Sports Media

Nicole Craft Nicole Kraft is assistant professor (clinical) of journalism in the School of Communication. She began her career in sports with the Philadelphia 76ers, and later became an award-winning news and political reporter. She served as a newspaper editor in California before heading to Columbus as executive editor of Hoof Beats Magazine. She is also an active magazine writer, and writes for the Associated Press covering the Columbus Blue Jackets and other sports.

"The biggest misconception about sports writers is that they're not 'real' writers. Some of the most gifted writers I know are sports writers. Some of the most beautifully written stories I read have been about sports. Sports is the ultimate reality show and the universal language. There is always conflict. There are always colorful characters. It makes for amazing storytelling, and writers who excel in it are truly gifted. There is also the belief that people who cover a given team are fans who write. Nothing could be further from the truth. Sports writers are journalists — pure and simple," said Kraft.

Students and Sports

Psychology + Fencing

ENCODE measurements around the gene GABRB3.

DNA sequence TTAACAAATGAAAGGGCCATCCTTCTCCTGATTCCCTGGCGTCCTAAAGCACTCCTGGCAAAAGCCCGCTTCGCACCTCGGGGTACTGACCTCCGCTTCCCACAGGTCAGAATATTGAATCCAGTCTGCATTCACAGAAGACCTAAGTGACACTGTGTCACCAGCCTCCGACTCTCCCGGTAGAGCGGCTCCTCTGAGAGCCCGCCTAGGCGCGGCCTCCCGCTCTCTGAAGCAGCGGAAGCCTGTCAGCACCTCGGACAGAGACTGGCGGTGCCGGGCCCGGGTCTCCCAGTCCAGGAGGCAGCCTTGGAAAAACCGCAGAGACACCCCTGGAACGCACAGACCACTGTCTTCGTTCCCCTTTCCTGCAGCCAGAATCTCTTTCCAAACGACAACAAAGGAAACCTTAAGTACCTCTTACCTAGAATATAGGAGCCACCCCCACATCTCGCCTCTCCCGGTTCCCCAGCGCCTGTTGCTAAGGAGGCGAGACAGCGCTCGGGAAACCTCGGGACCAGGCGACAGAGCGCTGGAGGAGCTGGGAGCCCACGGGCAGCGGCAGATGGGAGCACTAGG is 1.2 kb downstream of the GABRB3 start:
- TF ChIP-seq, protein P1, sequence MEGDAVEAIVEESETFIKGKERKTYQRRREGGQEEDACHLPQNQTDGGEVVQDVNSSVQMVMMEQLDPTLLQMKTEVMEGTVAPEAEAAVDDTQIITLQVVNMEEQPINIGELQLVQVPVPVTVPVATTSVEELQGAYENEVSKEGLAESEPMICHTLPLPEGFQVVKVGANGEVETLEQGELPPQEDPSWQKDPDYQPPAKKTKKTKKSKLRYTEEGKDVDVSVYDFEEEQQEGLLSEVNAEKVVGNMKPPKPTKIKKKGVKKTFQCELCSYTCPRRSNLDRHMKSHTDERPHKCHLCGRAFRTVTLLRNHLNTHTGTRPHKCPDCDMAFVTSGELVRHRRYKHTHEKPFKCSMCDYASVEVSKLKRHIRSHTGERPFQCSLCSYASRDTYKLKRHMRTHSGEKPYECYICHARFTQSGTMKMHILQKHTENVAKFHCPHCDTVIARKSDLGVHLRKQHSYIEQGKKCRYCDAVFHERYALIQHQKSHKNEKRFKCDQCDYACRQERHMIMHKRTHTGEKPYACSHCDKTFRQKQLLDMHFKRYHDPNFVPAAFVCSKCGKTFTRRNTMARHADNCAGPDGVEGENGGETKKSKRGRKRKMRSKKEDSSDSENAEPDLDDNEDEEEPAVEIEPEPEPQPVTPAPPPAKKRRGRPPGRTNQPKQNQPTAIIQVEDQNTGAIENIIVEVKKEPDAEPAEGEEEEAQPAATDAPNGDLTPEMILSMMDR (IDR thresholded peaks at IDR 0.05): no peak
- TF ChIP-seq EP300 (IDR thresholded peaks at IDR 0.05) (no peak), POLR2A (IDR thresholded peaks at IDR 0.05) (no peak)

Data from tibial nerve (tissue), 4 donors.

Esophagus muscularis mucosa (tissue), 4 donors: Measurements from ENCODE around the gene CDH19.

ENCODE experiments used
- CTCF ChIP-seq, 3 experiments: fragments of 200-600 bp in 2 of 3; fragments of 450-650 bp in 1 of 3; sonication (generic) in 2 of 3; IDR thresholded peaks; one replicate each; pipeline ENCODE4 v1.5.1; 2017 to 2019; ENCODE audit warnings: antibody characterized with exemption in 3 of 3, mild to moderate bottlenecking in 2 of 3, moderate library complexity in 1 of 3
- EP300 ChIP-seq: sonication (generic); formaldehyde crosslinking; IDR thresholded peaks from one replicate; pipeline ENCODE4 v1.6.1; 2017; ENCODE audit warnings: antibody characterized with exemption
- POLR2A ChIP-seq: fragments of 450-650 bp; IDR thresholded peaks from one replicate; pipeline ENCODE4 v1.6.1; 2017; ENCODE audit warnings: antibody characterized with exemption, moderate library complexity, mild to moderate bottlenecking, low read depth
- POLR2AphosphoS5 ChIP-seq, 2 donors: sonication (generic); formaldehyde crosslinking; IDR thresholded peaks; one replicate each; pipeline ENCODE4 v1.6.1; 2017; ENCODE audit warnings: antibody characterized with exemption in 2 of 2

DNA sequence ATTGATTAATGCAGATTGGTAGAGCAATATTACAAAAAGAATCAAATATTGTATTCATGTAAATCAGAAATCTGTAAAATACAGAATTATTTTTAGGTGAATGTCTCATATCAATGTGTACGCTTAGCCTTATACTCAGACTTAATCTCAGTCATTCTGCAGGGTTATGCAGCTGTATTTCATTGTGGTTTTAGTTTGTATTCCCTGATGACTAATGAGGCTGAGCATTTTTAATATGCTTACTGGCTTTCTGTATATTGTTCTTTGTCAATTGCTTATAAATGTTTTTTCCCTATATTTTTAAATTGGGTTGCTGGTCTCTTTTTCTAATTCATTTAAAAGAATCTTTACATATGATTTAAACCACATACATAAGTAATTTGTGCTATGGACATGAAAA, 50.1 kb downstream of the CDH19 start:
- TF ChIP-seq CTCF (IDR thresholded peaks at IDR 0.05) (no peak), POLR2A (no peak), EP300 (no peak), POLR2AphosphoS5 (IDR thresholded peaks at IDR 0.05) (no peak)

Eleanor Harvey, a fourth-year student-athlete studying psychology, competed in fencing at the 2016 Summer Olympics. Harvey, from Ontario, Canada, made history at the Olympic Games when she defeated the top-seeded foil fencer, Italy’s Arianna Errigo, to advance to the quarterfinals.

Eleanor Harvey

Industrial Design + Lacrosse

Emily Stokes graduated last spring with a degree in industrial design and a minor in German. For her senior project, she designed a women's lacross helmet.

"I wanted to do a research project in the athletic world, and I wanted to create something for female athletes," she said. "Industrial design in the sports world tends to be a male-dominated field, and I wanted to do something that would set me apart. I looked at running and soccer but finally decided to focus on lacrosse."

Emily Stokes

Communication + Rugby

Joseph (JoJo) Eramo is a fourth-year student majoring in communication. He is an open field player with Ohio State’s Men’s Rugby Club. Eramo led the entire Big Ten last year in tries and was third in total points. He was All-Big Ten twice and a state champion running back for Archbishop Moeller in Cincinnati. After graduating, he plans to attend Officer Candidates School for the U.S. Marines.

Joseph Eramo

Economics + Baseball

In his final year as an undergraduate majoring in economics, Walter King was selected to attend the prestigious MIT Sloan Sports Analytics Conference to present his own original research, "Wins, an Alternative Calculation of Wins Above Replacement in Baseball." The day after King graduated last spring, he headed off to Anaheim, California, for a six-month internship with Major League Baseball’s Los Angeles Angels, where he learned to apply data analytics to player development and the art of scouting.

At the end of his internship, King was offered a two-year contract with the Angels to work as a baseball operations assistant. A native of Berea, Ohio, King is quickly becoming a part of baseball’s analytic revolution.

Walt King